The Working Group on Human Remains at Dartmouth launched in May 2023 as part of the institution’s response to the discovery last year of Native American ancestral remains on campus. The group is chaired by Senior Vice President and Senior Diversity Officer Shontay Delalue and Sonu Bedi, the Hans ’80 and Kate Morris Director of the Ethics Institute.
“Our mandate is to make sure Dartmouth does better, and to do that we have to have an accurate and clear-eyed picture of existing practices and an ethical framework for how to improve,” says Bedi, who says the group has been taking time to educate itself on the history of the use—and misuse—of human remains in teaching and research collections in the U.S. and Europe. “This context is critical for informing our recommendations.”
Among notable developments highlighted in the quarterly report, an external forensic team has completed the inventory of all known Native ancestral remains on campus. This work was done in compliance with the Native American Graves Protection and Repatriation Act, known as NAGPRA—the legal framework through which federally funded institutions consult with Native American tribes and Native Hawaiian organizations to facilitate the repatriation of human remains and funerary, sacred, and communally owned items.
In the current academic year, Dartmouth will provide revised inventories to the national NAGPRA office and to affected Tribal nations with the goal of repatriating NAGPRA ancestors in the 2024-2025 academic year. Dartmouth will consult with the National NAGPRA Program regarding ancestors who cannot be repatriated to determine the most appropriate site for reburial.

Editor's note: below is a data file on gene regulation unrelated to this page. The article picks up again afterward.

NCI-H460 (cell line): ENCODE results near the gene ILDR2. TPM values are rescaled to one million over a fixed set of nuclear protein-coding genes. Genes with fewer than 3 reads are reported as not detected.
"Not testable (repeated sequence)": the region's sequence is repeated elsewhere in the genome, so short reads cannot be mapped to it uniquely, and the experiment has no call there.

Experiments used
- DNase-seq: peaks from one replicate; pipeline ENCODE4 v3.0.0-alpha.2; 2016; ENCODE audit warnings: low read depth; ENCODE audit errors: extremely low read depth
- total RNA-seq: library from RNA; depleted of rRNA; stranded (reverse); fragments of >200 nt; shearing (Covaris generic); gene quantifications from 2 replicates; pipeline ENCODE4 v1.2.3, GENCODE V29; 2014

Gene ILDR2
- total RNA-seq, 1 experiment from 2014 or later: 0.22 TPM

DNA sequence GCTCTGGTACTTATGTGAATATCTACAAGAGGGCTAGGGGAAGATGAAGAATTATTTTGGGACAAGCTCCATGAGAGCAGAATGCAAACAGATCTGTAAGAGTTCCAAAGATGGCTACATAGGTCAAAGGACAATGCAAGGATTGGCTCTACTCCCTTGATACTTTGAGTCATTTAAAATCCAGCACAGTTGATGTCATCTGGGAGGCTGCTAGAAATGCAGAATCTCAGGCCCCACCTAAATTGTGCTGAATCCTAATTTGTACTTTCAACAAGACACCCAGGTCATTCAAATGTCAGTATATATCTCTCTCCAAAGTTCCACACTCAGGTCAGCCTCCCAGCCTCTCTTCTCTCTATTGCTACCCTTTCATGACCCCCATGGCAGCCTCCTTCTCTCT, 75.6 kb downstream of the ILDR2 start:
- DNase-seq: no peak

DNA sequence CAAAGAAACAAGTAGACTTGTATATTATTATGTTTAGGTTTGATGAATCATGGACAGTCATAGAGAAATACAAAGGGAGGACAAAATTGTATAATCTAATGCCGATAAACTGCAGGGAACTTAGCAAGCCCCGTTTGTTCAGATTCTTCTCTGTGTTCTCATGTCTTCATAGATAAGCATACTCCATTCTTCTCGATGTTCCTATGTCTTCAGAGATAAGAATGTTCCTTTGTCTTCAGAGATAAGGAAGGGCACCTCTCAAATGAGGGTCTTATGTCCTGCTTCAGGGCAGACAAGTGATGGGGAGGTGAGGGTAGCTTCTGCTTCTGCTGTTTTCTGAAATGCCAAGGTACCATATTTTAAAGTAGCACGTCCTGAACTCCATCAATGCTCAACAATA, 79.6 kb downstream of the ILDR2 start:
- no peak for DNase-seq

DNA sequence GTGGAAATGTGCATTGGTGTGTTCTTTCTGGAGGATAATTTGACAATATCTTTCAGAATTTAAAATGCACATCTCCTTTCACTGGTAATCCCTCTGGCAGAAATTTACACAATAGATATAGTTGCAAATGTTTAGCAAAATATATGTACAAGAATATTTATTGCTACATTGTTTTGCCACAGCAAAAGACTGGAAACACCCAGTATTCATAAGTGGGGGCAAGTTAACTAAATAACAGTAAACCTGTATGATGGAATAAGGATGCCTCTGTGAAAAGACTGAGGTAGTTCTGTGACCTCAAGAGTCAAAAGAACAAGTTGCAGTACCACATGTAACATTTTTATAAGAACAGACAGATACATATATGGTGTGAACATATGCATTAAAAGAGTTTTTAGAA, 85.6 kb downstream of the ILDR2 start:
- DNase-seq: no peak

To assist with this work and manage the process of inventorying and repatriating ancestral remains not otherwise covered by NAGPRA, Dartmouth has hired Kerianne Armelli as program manager for osteological repatriation and review. A forensic anthropologist, Armelli previously worked for the Ohio Mortuary Response team and Western Michigan University’s Homer Stryker M.D. School of Medicine’s medical examiner office and is completing her doctoral studies in anatomy and skeletal biology at Kent State University. She began the role in August.
“Kerianne brings an outstanding depth of knowledge and a profound moral compass to the role,” says Delalue. “Her expertise is helping the institution develop a phased plan for inventorying, documenting, and repatriating the remains for which Dartmouth is responsible and establishing structures that will allow us to move forward according to the highest ethical standards.”
The inventory and identification of remains not covered by NAGPRA will be completed in the current academic year. Concurrently, the working group is developing a framework for the treatment of such remains, with the goal of applying the framework toward repatriation or appropriate stewardship in 2024-2025.